was to scarf the stringers, lay them into the proper
notches on the frames, and trim the angles on the
ends to fit at the stem and the stern.
The sheer clamps
ready to be installed and trimmed
|Here are all of
the stringers waiting to be scarfed
waiting for paint
Louis and John had requested a yellow kayak with
black trim, so it only seemed right that the frame
should be painted black. Black porch latex was used
because of its resistance to scuffing.
|I see a Kayak and
I want to paint it black
The kayak was skinned in two parts, top and bottom,
with yellow 18 ounce vinyl coated polyester. This
fabric is also used to make cargo tarps for semi-trailers.
Right at the
deadline, the skinning was finished at 2 AM
the night before we had to leave for Cheyenne.
The deck rigging was added after church the next
morning and the boat was loaded onto the roof of our
vehicle. The coamings were supposed to go on when
we got to Cheyenne, Wyoming, but they have yet to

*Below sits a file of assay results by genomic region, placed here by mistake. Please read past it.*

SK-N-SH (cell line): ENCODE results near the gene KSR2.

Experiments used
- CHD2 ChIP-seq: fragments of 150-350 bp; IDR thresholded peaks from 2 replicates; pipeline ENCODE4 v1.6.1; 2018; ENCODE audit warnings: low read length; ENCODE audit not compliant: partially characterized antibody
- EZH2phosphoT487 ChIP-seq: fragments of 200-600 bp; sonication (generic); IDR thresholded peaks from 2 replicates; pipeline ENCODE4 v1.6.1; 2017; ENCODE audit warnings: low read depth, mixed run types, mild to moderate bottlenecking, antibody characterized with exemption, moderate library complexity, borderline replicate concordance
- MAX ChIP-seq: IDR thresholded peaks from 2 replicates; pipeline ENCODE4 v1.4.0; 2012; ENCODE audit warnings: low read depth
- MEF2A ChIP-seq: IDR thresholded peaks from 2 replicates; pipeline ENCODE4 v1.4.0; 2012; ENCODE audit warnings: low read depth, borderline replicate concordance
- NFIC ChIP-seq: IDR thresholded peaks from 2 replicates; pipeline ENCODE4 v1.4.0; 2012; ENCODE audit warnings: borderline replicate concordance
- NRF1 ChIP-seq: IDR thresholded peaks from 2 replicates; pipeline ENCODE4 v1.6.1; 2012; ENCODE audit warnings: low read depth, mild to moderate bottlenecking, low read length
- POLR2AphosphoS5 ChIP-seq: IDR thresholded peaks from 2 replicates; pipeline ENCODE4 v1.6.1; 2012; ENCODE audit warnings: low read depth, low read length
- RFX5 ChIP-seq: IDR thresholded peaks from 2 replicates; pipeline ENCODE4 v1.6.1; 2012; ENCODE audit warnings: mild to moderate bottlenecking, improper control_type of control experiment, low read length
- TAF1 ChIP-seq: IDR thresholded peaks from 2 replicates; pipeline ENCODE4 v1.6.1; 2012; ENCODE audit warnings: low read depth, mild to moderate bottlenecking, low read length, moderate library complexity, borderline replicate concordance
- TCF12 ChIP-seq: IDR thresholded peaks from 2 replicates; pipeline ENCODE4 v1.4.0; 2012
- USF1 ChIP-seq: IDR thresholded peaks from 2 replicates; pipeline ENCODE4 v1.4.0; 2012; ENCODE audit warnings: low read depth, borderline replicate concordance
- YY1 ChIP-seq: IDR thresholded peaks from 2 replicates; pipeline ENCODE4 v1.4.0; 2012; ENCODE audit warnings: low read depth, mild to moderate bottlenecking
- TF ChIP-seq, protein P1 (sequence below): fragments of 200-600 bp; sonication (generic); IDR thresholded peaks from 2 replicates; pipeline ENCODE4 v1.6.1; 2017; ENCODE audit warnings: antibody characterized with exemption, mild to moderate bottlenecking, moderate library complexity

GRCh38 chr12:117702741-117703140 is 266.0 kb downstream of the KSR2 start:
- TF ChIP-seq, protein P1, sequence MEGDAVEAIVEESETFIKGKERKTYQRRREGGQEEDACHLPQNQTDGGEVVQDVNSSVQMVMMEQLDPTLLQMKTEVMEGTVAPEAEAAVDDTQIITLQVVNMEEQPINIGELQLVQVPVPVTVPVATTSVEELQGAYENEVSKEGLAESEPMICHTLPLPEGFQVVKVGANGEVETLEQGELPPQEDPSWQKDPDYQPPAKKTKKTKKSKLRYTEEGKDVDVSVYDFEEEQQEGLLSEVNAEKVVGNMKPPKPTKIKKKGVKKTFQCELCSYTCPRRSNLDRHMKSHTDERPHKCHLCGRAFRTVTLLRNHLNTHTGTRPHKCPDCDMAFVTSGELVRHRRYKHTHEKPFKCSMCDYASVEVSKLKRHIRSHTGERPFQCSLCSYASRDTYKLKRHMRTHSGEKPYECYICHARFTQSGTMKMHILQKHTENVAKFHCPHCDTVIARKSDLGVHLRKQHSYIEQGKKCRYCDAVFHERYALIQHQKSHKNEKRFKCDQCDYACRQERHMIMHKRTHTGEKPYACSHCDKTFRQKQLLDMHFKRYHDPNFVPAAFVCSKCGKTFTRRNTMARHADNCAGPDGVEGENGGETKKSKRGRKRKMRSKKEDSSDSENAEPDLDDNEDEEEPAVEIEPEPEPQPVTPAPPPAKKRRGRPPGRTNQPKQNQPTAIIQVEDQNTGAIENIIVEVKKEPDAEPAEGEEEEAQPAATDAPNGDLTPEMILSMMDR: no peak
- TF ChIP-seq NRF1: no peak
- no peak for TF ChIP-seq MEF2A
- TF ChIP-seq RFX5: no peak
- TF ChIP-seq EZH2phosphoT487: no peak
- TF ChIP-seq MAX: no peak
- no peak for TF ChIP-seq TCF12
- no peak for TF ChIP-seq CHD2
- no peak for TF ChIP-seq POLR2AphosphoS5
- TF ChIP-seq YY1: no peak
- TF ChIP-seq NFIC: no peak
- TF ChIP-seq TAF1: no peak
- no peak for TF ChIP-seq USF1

|The blue kayak is
a Black Dog Kayaks Madeline 16.
The prototype kayak is a Tandem/Triple, 19 ft long,
26 inches wide. Tandem/Triple means that the middle
cockpit is used for gear, but, if you need to, you
can put a 5 foot child in there.
When you build a prototype of a kayak, you'd like
to test it out and work out the bugs before you give
it to someone else to paddle. Of course, one of the
problems with building a prototype at the last minute
is that you don't get to do that. So, on the way out
west from my home in Michigan, we stopped at my sister’s
house in the Twin Cities. The next morning my brother-in-law,
Nick, and I got up bright and early and went to test
it out. Our initial reaction was that it handles nicely
with two guys. When Nick sat in it by himself and
paddled from the front cockpit, it sat fairly level,
but it wiggled a little in the back because of the
long length of kayak behind him. He also tried paddling
it from the small center cockpit and it paddled very
nicely, tracked well, and turned hard, just like you'd
expect a 19 foot kayak to do. After we took it around
the lake a couple of times, we concluded that, even
with a couple of two hundred pound guys paddling in
tandem, it's very stable, tracks well, and turns fairly
quickly for a tandem.
It floats in Minnesota!
The trim is black webbing and the deck cords
are 3/8 inch black bungee. All fasteners and
hardware are stainless steel.